Intermittent Chemotherapy for Tuberculosis in an Urban CommunityBr Med J 1969; 1 doi: https://doi.org/10.1136/bmj.1.5636.82 (Published 11 January 1969) Cite this as: Br Med J 1969;1:82
- Graham Poole,
- Peter Stradling
A regimen designed for effective foolproof antituberculosis treatment, acceptable on a routine basis, was applied to all patients newly diagnosed at the Chest Clinic, Hammersmith Hospital, in 1963, 1964, and 1965. During the first three months of treatment patients received daily (six days a week) streptomycin 0.75 g. plus isoniazid 300 mg. plus sodium para-aminosalicylate (P.A.S.) 12 g. The P.A.S. was usually stopped when bacterial sensitivity reports made this possible. For a further 15 months streptomycin 1 g. plus isoniazid 600 mg. was given on three alternate days each week to complete a total of 18 months' treatment.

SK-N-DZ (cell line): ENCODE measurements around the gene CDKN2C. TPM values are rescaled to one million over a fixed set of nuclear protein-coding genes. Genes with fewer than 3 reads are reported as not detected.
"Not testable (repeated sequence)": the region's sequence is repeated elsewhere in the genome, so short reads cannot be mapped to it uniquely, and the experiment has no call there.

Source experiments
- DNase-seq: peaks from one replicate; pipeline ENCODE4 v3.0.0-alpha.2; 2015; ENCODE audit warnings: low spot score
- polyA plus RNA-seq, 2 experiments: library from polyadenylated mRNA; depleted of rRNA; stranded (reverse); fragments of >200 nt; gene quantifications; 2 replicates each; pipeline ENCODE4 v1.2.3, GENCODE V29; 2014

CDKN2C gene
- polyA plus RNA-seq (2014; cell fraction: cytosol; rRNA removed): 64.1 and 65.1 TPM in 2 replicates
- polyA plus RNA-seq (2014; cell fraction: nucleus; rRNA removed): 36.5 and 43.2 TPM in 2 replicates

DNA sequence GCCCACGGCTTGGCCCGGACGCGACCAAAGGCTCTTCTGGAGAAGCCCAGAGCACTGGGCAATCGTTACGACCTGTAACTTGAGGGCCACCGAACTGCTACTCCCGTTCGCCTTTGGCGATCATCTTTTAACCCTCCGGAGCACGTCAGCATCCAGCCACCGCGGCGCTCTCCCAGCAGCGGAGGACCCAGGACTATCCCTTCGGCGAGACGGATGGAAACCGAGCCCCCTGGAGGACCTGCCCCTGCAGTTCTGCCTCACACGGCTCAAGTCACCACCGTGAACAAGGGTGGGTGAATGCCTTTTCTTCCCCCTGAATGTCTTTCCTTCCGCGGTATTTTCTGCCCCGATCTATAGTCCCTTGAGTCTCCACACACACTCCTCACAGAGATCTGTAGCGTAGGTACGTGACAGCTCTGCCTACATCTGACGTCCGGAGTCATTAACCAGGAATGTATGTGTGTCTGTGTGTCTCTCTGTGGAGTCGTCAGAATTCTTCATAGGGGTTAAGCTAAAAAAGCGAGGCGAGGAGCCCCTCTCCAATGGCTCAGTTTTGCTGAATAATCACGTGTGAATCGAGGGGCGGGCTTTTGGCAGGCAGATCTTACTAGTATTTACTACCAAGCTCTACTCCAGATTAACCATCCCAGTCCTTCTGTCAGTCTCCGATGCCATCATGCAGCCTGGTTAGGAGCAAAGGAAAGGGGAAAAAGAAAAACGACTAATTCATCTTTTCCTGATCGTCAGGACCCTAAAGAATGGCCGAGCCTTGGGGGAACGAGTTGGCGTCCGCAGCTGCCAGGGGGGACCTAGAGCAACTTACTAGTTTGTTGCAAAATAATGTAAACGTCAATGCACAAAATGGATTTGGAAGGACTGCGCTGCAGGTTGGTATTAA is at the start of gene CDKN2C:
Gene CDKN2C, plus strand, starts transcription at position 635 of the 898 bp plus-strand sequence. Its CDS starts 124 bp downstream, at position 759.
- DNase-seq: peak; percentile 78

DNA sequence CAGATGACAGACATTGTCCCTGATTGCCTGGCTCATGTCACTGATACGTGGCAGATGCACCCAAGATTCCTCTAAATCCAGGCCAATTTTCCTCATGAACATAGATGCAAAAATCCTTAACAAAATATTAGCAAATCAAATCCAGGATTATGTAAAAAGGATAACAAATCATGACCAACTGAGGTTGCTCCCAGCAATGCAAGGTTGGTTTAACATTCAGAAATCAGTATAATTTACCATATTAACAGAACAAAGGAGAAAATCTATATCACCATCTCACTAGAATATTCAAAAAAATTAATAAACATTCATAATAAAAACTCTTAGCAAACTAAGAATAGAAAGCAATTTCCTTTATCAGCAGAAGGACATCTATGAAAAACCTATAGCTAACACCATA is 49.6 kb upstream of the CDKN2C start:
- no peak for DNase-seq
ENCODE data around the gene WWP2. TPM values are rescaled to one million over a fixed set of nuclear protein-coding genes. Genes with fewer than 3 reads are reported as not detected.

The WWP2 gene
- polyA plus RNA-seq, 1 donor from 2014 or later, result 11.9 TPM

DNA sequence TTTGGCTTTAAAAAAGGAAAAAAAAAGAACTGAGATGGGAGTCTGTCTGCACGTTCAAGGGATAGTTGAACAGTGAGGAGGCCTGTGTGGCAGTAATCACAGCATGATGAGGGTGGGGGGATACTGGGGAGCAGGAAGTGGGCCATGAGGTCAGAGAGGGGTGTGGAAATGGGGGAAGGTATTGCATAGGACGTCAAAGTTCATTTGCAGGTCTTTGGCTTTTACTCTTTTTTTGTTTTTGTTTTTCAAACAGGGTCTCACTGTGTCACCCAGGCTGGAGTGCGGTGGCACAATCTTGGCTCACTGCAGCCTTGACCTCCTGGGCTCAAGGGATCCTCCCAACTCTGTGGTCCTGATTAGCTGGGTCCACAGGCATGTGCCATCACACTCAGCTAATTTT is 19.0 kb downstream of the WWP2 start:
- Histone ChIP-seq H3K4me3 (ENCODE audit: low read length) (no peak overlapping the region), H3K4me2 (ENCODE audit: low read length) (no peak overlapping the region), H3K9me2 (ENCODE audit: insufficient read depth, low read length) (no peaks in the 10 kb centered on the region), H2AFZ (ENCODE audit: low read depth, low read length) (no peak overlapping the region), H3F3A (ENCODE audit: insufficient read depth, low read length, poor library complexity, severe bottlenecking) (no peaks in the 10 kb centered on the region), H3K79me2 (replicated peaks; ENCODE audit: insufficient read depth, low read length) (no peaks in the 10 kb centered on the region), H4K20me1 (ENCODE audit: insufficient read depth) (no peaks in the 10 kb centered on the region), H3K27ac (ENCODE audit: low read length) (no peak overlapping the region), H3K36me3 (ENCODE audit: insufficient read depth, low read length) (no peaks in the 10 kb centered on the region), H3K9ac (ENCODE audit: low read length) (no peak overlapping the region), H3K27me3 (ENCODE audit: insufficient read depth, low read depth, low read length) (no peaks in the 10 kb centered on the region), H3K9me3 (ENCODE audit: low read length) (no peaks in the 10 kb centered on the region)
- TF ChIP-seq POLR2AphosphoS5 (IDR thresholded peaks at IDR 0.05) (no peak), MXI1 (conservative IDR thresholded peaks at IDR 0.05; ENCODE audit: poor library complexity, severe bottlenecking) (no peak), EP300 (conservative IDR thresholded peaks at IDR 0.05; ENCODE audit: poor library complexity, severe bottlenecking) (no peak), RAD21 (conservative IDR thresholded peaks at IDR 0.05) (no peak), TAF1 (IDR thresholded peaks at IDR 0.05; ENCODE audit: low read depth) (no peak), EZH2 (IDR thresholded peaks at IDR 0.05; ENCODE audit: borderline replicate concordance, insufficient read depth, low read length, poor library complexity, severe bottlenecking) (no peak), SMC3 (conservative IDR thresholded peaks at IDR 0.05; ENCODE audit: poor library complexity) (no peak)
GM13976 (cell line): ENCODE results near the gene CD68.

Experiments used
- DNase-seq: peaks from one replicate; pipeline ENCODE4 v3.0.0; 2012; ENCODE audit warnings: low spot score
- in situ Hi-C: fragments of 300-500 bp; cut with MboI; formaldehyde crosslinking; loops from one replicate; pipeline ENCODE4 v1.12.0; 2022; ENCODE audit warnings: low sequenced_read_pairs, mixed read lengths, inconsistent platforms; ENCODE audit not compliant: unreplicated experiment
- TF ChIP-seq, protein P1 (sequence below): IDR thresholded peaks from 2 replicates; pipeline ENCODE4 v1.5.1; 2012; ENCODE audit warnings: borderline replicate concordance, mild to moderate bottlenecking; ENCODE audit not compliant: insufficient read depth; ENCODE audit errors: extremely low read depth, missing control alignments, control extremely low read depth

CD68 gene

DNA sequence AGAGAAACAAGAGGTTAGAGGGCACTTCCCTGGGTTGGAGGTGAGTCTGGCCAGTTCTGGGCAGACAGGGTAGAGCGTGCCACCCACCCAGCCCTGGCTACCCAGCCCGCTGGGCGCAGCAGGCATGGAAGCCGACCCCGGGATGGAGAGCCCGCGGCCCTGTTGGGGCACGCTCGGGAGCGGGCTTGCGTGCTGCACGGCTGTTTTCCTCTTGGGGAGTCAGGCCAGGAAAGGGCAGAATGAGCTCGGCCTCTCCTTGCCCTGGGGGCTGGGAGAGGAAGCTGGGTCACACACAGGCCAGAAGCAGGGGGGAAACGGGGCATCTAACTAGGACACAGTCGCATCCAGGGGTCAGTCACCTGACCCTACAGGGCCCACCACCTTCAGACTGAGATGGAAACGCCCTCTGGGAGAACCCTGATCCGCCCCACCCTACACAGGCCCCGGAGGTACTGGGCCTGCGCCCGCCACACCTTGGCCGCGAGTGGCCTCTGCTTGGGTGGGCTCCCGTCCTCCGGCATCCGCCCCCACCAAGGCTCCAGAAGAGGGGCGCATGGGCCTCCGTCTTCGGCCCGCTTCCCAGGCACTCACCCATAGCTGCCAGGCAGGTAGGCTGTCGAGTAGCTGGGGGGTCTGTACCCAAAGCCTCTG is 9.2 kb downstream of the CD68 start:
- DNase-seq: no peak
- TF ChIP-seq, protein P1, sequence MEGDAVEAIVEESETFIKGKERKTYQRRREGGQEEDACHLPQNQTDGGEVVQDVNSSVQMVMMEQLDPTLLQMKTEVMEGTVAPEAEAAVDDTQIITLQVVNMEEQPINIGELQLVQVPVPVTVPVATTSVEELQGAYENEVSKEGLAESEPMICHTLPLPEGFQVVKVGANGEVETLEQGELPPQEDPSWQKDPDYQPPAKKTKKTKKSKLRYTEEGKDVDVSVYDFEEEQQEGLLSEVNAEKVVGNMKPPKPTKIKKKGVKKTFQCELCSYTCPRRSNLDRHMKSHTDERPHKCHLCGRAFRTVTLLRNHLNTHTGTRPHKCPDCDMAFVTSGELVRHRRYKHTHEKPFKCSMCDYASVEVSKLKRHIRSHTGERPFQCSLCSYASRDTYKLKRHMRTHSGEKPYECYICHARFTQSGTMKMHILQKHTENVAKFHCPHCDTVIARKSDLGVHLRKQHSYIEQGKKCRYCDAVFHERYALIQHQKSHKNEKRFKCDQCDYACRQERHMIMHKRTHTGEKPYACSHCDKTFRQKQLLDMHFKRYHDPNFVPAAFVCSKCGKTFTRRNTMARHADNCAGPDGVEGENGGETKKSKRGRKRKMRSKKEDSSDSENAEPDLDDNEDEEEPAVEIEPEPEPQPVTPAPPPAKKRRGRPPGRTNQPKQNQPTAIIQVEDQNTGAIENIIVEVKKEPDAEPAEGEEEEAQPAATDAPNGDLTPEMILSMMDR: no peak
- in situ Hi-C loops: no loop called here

Of the total of 140 patients (66% sputum-positive) 112 (80%) completed the planned 18 months with intermittent streptomycin plus isoniazid and a further eight completed treatment on alternative regimens (a total of 85%). The equivalent figures for one year are 88% and 94%. Excellent clinical and radiological results, together with sputum conversion, were achieved in 138 of the 140 patients (99%). Only two patients were lost from surveillance, because of failure to co-operate, before quiescence was obtained.
It is concluded that the total efficiency of supervised intermittent treatment is greater than that of unsupervised daily regimens. Since 100% arrest of tuberculosis is possible with co-operative patients, less should not be accepted in developed countries.